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In minute-by-minute detail, Patricia Smith tracks Hurricane Katrina as it transforms into a full-blown mistress of destruction. From August 23, 2005, the day Tropical Depression Twelve developed, through August 28 when it became a Category Five storm with its “scarlet glare fixed on the trembling crescent,” to the heartbreaking aftermath, these poems evoke the horror that unfolded in New Orleans as America watched it on television.
Assuming the voices of flailing politicians, the dying, their survivors, and the voice of the hurricane itself, Smith follows the woefully inadequate relief effort and stands witness to families held captive on rooftops and in the Superdome. She gives voice to the thirty-four nursing home residents who drowned in St. Bernard Parish and recalls the day after their deaths when George W. Bush accompanied country singer Mark Willis on guitar:
The cowboy grins through the terrible din,
And in the Ninth, a choking woman wails
Look like this country done left us for dead.
An unforgettable reminder that poetry can still be “news that stays news,” Blood Dazzler is a necessary step toward national healing.
Patricia Smith is the author of four previous collections of poetry, including Teahouse of the Almighty, winner of the Hurston/Wright Legacy Award and the Paterson Poetry Prize. A record-setting, national poetry slam champion, she was featured in the film Slamnation, on the HBO series Def Poetry Jam, and is a frequent contributor to Harriet, the Poetry Foundation’s blog. Visit her website at www.wordwoman.ws.
rats ride. This is home. This is home as funk, churning moss dripping from its arms, arms open wide to take in my damp body. Everything crawls. The drooped ceiling crawls toward the floor, the light hard-crawls through soft splintered slats. And I crawl through upturned rooms, humming gospel, closing tired eyes against my home’s languid rhythms of rot, begging my new history to hold still. REMEMBERING TO SING torch spices till the smoke bites your walls string glass beads
capable of. COLOPHON Blood Dazzler was designed at Coffee House Press, in the historic warehouse district of downtown Minneapolis. Fonts include Caslon and Scala Sans. FUNDER ACKNOWLEDGMENTS Coffee House Press is an independent nonprofit literary publisher. Our books are made possible through the generous support of grants and gifts from many foundations, corporate giving programs, state and federal support, and through donations from individuals who believe in the transformational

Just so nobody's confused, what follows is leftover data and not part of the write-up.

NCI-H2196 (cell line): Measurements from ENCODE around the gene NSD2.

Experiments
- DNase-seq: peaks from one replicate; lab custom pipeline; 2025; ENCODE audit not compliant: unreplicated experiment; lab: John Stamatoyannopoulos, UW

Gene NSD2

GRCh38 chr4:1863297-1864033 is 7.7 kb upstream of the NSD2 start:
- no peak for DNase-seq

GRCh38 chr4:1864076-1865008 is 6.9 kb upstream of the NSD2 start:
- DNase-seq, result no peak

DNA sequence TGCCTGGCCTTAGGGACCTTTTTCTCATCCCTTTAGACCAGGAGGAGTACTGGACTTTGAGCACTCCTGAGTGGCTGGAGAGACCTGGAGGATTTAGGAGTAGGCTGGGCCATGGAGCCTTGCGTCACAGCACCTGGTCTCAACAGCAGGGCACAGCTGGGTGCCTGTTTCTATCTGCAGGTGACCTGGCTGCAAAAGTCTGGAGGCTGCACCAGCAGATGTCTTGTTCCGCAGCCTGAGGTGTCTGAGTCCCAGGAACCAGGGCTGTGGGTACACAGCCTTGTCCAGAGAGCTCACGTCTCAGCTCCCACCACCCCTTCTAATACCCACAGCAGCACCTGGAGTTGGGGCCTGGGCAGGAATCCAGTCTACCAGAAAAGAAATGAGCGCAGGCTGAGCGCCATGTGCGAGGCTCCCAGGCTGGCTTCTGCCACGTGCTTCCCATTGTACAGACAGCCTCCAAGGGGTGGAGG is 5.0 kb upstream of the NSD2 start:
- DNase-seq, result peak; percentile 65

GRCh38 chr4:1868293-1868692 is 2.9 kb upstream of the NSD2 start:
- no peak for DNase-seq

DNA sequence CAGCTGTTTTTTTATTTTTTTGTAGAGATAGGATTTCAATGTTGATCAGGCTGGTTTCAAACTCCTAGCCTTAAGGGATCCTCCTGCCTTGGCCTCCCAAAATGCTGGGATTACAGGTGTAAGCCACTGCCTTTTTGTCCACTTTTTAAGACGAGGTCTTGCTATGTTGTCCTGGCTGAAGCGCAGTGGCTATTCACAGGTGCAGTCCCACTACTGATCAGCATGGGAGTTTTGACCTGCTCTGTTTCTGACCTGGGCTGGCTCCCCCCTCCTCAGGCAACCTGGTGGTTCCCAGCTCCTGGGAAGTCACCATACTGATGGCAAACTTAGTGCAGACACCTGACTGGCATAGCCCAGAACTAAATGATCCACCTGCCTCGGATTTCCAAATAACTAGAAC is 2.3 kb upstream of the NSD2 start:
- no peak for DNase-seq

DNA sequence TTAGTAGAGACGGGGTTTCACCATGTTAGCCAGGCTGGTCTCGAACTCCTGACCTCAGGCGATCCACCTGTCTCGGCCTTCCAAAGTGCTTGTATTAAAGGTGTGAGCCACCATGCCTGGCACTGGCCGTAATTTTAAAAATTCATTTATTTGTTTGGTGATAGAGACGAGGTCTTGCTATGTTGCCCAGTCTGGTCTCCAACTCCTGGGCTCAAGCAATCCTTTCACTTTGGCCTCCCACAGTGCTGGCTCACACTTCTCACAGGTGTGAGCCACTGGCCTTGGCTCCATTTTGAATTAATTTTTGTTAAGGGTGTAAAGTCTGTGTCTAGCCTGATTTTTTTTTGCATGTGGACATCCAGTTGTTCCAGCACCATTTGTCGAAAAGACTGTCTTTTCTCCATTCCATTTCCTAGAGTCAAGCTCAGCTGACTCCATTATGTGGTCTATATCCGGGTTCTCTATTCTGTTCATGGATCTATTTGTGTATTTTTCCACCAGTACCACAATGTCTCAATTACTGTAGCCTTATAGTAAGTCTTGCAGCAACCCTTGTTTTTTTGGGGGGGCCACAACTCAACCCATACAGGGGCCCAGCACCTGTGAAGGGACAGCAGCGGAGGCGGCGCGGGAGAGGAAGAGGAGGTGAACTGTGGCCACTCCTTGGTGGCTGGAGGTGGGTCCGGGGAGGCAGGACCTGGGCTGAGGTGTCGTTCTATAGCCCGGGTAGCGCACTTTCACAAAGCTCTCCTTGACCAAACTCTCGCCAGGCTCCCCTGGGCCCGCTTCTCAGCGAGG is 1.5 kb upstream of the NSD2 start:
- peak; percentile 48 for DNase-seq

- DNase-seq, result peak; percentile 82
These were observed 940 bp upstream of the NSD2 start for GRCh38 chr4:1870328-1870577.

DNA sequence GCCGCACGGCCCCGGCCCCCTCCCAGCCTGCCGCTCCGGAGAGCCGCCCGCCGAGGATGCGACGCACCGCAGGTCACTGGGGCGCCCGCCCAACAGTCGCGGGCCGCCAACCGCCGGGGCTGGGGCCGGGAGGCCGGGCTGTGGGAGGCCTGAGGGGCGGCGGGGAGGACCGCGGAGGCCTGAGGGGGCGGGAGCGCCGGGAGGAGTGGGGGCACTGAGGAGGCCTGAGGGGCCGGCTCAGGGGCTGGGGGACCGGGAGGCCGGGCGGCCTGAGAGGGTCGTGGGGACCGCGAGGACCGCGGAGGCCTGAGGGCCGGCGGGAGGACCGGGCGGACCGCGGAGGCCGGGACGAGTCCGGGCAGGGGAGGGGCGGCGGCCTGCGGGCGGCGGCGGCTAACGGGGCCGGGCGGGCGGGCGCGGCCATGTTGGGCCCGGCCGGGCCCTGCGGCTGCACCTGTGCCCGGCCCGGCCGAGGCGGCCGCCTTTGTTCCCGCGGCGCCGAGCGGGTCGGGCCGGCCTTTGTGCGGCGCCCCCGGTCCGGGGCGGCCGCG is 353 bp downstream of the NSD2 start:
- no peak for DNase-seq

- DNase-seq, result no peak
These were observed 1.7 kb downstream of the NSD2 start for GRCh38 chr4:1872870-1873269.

booms, and the mirror can’t take it. Eventually, a shard escapes. Something bleeds. WON’T BE BUT A MINUTE Tie Luther B to that cypress. He gon’ be all right. That dog done been rained on before, he done been here a day or two by hisself before, and we sho’ can’t take him. Just leave him some of that Alpo and plenty of water. Bowls and bowls of water. We gon’ be back home soon this thing pass over. Luther B gon’ watch the place while we gone. You heard the man—he said Go—and you
some good livin’ at the end of this, maybe a pork chop with some religion still hangin’ from it, or a skillet scrape of m’dear’s fat oxtails and onion rice. Bet there’s daybreaks stackin’ up behind those clouds, regular, with quiet moons behind, all rowed up, ready. The day’s pewter howling wounds a rib, darkens Luther B’s itching with blood. Paddling in frantic blue circle, he fights his slippery chain, treads toward a little bit more of remember— Damn dog ain’t nuthin’ but trouble.
he leaning on just one organ key. You tole me Wait, mama, they almost here. And they came quiet, roundabout and back door like breeze, then they said Ethel Mayo Freeman just as clear and plain. You didn’t see them, boy, you ain’t seen me walk away with one of them on each arm like a li’l ol’ sassy gal? Don’t tell me you missed mama on her ol’ legs dancing with them pretty mens in the mud? THANKFUL “What I’m hearing is they all want to stay in Texas. Everyone is so overwhelmed by